Hot Chip have always had a streak of violence in them, most memorably in the title track of The Warning which warned: “Hot Chip will break your legs/Snap off your head/Hot Chip will put you down/Under the ground”. Of course, their threatening violence was always about as menacing as a poodle, even if their words had the bite of a Rottweiler. It was hard to believe that these dorky synthpop fellas had ever done any harm to anyone.
But you could never be entirely sure, in the same way that you can never be 100% certain that the smiling stranger you’re sat next to on a train hasn’t killed somebody.
Hot Chip generated interest way beyond the disco floor, becoming cult indie heroes, thanks to this cunning mixture of acerbic wit, mild danger, and heart-tugging sincerity. They were unique, despite their mixture of electronica and rock having very clear antecedents from the mighty New Order to Primal Scream to the New Pornographers. “Over and Over” and “Ready to the Floor” were hits that couldn’t have been written by anyone else. And they were transcendent.
A Bath Full of Ecstasy comes 4 years after Why Make Sense?, their first album to receive mixed reviews, the euphoria they used to inspire seemingly having worn off a little. So they have something to prove with this one: that they are an enduring band of lasting interest, rather than a lucky bunch of curios who scored a few hits in the 2000s.
Judging by the glowing reviews so far, they’ve succeeded. And in the first three tracks it’s easy to see why people would think this.
“Melody of Love” opens the album as it intends to go on: with a sweet melancholy, a hesitant optimism, a soothing reassurance. It starts off with Alexis Taylor and piano, builds through surging burbling synths, and climaxes with a gospel sample that is perhaps the “sound that resonates” that the song searches for, like the Holy Grail of music, the secret antidote to the poison of modern life that is the “Melody of Love”. It’s a lush, powerful song of integrity and beauty.
“Spell”, which comes next, is even better, and perhaps the album’s high point. It started off as an idea from their studio time with Katy Perry (a bizarre, fascinating partnership), before evolving into the weird sadomasochistic jam that appears on this album. “Give me your whip/I’m lost in it” Taylor croons early on amongst the beeps and boops and surging electronic production, and his tones make those whips seem like the innocent bedroom play of 50 Shades. It builds to a splendid climax repeating “now I feel your curse” followed by “it’s all I wanted” over and over, Taylor making this psychosexual back-and-forth sound as ordinary as doing the washing up, and as splendid as climbing a mountain, somehow at the same time.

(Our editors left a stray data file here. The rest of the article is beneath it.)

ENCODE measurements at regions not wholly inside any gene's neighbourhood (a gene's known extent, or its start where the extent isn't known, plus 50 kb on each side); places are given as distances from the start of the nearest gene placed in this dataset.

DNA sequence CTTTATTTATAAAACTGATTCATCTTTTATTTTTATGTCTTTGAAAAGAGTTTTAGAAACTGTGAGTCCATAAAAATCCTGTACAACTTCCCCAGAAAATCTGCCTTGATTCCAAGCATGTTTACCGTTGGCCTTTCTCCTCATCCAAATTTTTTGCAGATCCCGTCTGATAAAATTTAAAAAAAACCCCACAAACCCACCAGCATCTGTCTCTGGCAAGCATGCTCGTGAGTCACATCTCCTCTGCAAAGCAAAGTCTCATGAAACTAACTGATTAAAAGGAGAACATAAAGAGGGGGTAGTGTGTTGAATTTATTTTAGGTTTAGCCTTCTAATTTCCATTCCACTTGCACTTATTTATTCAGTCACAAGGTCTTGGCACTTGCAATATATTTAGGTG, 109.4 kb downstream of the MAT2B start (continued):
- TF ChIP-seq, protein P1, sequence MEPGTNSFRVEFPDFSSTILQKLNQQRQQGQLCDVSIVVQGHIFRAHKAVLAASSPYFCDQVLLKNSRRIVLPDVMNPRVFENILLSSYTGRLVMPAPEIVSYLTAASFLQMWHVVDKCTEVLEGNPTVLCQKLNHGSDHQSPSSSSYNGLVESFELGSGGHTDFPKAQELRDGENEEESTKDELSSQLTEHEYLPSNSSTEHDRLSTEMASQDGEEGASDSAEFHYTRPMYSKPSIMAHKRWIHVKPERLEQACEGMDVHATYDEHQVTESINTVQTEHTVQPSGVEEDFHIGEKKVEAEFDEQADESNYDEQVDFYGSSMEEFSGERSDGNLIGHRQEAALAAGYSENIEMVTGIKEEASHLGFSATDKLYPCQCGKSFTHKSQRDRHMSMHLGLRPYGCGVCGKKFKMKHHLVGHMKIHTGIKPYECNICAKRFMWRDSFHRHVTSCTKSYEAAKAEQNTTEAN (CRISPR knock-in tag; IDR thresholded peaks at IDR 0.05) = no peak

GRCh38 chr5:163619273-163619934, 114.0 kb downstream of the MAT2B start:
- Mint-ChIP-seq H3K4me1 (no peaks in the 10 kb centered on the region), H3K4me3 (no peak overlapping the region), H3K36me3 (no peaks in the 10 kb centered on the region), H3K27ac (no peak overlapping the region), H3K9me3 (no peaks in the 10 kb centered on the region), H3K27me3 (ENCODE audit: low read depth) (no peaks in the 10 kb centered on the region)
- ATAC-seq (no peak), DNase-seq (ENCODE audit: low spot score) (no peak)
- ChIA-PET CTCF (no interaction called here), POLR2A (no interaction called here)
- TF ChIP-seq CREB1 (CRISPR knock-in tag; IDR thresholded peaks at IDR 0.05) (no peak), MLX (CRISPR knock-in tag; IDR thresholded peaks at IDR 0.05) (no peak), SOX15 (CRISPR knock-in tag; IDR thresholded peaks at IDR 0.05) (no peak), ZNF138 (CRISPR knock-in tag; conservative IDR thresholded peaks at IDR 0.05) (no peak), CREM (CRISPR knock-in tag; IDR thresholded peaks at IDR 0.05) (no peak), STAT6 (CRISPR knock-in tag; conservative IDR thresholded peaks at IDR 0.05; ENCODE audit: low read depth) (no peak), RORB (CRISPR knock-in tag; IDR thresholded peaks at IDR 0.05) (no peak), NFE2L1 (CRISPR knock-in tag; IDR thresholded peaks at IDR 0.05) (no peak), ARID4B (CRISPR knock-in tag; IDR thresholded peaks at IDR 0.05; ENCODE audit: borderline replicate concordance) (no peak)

The title track is most notable for the autotuning of its chorus, which makes the whole song sound like an overwhelming burst of sunshine through the rain.
These three opening tracks are as glorious, catchy and uplifting as anything Hot Chip’s gifted to us in their curious history. But like most Hot Chip albums, the band struggle to sustain this glory across 50 minutes, dipping quickly into the unexceptional with “Echo”. Overlong and monotonous, it’s a summation of the problems that occur when dance music is done wrong. Ditto for “Hungry Child”.
Indeed, nothing from the rest of the album matches the heights of its opening trilogy (with the exception perhaps of the sacrilegious jam keyed to a bouncing piano hook that is “No God”). Hot Chip do keep things “Positive”, maintaining a warm glow to their music that’s so colourful throughout it could spark synesthesia as you’re listening. But they don’t land enough solid hooks or memorable melodies to provide returning sustenance for the music fan.
They’ve become masters at mood rather than songcraft. That mood may be frequently uplifting, but it’s not as rich as their best moments from The Warning and Made in the Dark. And it’s a mood that frustratingly denies reality: they intended this album as respite from the dark political moment, and hence made it ultra-colourful – yes, rather like bathing in ecstasy.
Bathing in ecstasy is all very nice and well whilst it lasts. But it’s impossible to maintain; there must be a comedown. Hot Chip’s refusal to fully face this reality ultimately leaves A Bath Full of Ecstasy as a deflating experience, despite the joy and wonder of its first three songs in particular.